By Dave Andrusko
An engaged appeals court panel heard arguments Wednesday from the Arizona Attorney General Office and Planned Parenthood “on the validity and application of a near-total ban [on abortion]from 1864 and whether it can coexist with a 15-week ban passed this year,” KNAU reported.
“In a lively, nearly 90-minute debate, the three-judge panel of the court’s southern Arizona division challenged the lawyers on how the pre-statehood law could be made to gel with a new law limiting abortions and other statutes on the books, or if modifying its meaning would strip the Legislature of some of its power,” according to Ray Stern.
In October, a three judge panel of the Arizona Court of Appeals agreed with Planned Parenthood and ruled that Pima County Superior Court Judge Kellie Johnson should not have lifted the injunction that had prevented the state from enforcing an 1864 law that outlawed most abortions.
Judge Johnson ruled that the plaintiff were not likely to win on appeal. Attorneys with Attorney General Mark Brnovich’s office told the judge that “since the U.S. Supreme Court’s June 24 decision [overturning Roe v. Wade] said women do not have a constitutional right to obtain an abortion, there was no legal reason to block the old law.”
The appeals court was not persuaded. In a brief order, Presiding Judge Peter J. Eckerstrom said Planned Parenthood and its Arizona affiliate ”had shown they are likely to prevail on an appeal of a decision by the judge in Tucson to allow enforcement of the old law.” As a result, abortions can take place again in Arizona.
The 1864 ban on abortions was “enforced vigorously in Arizona until 1973, even as other states adopted more liberal policies, but the Roe v. Wade decision that year resulted in an injunction in Pima County Superior Court that put the law on ice for 49 years,” Stern reported.
The legislature, anticipating that Roe v. Wade would fall, passed the 15-week abortion ban, Stern reported.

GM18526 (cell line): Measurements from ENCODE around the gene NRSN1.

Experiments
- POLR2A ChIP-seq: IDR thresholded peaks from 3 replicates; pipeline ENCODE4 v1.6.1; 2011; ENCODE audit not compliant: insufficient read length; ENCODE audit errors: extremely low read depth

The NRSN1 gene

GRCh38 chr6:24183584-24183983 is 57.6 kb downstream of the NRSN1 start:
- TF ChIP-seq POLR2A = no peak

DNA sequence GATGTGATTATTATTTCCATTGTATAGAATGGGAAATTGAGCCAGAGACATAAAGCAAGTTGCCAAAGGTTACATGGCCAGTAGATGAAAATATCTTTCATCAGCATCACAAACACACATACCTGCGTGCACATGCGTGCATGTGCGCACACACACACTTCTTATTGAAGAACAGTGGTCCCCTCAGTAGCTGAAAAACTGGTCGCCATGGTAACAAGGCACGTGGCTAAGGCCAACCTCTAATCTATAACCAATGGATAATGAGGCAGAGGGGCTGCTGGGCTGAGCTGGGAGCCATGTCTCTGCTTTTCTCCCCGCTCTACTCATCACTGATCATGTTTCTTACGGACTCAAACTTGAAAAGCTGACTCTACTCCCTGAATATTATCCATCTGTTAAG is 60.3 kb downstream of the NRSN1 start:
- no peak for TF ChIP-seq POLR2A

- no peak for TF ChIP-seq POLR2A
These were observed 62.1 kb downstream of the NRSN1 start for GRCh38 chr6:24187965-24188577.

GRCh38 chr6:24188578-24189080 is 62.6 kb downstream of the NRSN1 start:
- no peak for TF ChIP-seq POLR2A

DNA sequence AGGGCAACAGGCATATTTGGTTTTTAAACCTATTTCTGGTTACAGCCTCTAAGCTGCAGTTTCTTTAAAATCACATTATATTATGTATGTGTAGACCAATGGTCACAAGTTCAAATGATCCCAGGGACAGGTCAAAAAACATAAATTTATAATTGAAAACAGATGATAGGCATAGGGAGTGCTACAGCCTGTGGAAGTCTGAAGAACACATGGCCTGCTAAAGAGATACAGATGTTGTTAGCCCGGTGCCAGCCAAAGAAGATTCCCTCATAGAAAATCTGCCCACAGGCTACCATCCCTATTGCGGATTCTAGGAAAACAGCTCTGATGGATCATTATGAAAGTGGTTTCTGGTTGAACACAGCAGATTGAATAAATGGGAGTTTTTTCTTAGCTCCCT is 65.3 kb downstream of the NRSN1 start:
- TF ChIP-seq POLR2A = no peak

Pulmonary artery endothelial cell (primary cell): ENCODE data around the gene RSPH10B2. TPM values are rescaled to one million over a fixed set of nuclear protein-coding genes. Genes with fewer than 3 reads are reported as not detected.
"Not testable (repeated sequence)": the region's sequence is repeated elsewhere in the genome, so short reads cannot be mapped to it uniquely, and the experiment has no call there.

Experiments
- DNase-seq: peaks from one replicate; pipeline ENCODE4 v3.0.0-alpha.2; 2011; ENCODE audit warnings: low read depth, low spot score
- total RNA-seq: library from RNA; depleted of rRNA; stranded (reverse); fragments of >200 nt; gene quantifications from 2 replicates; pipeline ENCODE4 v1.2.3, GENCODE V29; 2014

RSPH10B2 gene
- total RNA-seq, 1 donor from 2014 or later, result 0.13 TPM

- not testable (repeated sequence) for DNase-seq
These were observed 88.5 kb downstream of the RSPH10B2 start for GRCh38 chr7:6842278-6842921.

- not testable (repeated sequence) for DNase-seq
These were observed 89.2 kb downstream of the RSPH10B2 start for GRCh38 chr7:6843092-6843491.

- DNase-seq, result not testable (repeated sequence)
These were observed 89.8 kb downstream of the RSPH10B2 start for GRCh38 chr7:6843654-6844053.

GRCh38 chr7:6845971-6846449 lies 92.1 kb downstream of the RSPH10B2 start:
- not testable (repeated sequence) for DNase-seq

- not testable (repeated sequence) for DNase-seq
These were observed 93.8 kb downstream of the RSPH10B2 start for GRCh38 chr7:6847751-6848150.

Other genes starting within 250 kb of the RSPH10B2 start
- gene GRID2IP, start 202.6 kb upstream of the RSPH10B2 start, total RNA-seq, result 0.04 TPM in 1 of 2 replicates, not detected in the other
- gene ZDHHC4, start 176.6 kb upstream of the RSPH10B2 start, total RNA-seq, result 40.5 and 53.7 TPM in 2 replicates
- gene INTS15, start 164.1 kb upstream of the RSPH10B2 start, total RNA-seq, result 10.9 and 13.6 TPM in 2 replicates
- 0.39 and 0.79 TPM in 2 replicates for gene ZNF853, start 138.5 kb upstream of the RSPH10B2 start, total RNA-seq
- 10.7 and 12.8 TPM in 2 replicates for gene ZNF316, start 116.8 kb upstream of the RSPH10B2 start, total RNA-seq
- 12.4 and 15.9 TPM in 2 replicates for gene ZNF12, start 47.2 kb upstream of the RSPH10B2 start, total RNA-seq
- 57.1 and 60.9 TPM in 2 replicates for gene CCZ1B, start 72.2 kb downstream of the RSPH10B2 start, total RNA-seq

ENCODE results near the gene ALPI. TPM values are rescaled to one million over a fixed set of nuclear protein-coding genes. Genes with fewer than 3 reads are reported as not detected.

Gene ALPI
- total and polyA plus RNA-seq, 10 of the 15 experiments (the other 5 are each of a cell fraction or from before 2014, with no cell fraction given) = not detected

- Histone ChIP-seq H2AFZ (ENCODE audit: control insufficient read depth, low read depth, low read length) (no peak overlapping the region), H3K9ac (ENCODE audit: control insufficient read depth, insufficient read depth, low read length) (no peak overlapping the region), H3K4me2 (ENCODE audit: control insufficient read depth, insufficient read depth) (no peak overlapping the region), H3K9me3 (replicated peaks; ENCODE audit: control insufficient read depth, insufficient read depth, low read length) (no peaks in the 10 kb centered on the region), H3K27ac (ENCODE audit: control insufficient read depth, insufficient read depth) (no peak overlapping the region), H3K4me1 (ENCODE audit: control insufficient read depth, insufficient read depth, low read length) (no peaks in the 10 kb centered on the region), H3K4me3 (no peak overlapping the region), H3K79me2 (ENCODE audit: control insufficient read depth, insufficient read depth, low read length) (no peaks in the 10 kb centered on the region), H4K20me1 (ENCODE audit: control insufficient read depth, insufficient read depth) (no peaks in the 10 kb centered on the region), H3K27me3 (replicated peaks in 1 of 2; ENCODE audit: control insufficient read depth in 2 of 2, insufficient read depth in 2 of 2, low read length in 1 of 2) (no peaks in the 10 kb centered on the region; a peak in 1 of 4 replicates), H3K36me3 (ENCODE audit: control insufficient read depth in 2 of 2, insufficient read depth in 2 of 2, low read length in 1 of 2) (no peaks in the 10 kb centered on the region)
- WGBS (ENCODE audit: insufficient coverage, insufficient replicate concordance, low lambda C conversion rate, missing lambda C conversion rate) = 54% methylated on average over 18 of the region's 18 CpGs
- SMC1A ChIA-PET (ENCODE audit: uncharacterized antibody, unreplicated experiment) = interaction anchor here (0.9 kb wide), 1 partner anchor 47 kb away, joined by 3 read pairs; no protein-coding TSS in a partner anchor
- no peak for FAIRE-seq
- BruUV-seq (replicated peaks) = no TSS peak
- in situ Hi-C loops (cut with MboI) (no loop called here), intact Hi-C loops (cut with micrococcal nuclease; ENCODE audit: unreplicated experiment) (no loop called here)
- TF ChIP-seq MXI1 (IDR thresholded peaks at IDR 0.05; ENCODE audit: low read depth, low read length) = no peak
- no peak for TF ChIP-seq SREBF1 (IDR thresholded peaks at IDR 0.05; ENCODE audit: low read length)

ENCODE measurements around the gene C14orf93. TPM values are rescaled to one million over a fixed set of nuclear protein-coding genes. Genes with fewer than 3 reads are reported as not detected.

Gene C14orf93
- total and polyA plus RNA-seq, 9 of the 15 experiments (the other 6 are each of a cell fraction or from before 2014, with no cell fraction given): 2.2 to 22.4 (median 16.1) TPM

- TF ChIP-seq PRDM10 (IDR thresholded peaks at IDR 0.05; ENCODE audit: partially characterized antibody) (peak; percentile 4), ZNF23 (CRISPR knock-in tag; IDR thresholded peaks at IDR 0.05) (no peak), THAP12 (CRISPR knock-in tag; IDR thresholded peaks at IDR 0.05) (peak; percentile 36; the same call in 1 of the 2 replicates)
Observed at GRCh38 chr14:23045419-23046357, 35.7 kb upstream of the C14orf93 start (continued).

The law would not have been constitutional under Roe v. Wade, which allowed abortions under state guidelines in the second trimester. But lawmakers included a provision that expressly states the new law does not repeal the 1864 law “or any other applicable state law regulating or restricting abortion.”
Judge Eckerstrom said “Arizona courts have a responsibility to attempt to harmonize all of this state’s relevant statutes.” The judge was alluding to “a host of laws restricting abortions passed since the original injunction was put in place following the U.S. Supreme Court’s 1973 decision in Roe v. Wade that said women have a constitutional right to an abortion,” The Associated Press’s Bob Christie explained.
“Those laws include a new one blocking abortions after 15 weeks of pregnancy that took effect last month.”
According to reporter Howard Fischer, “Attorneys from Planned Parenthood Arizona are arguing that can be done [“harmonizing”] by reading the new law as applying to doctors, while keeping the territorial-era law only for those who are not medical professionals.”
The court did not specify when it would reach a conclusion, but it is expected in several weeks.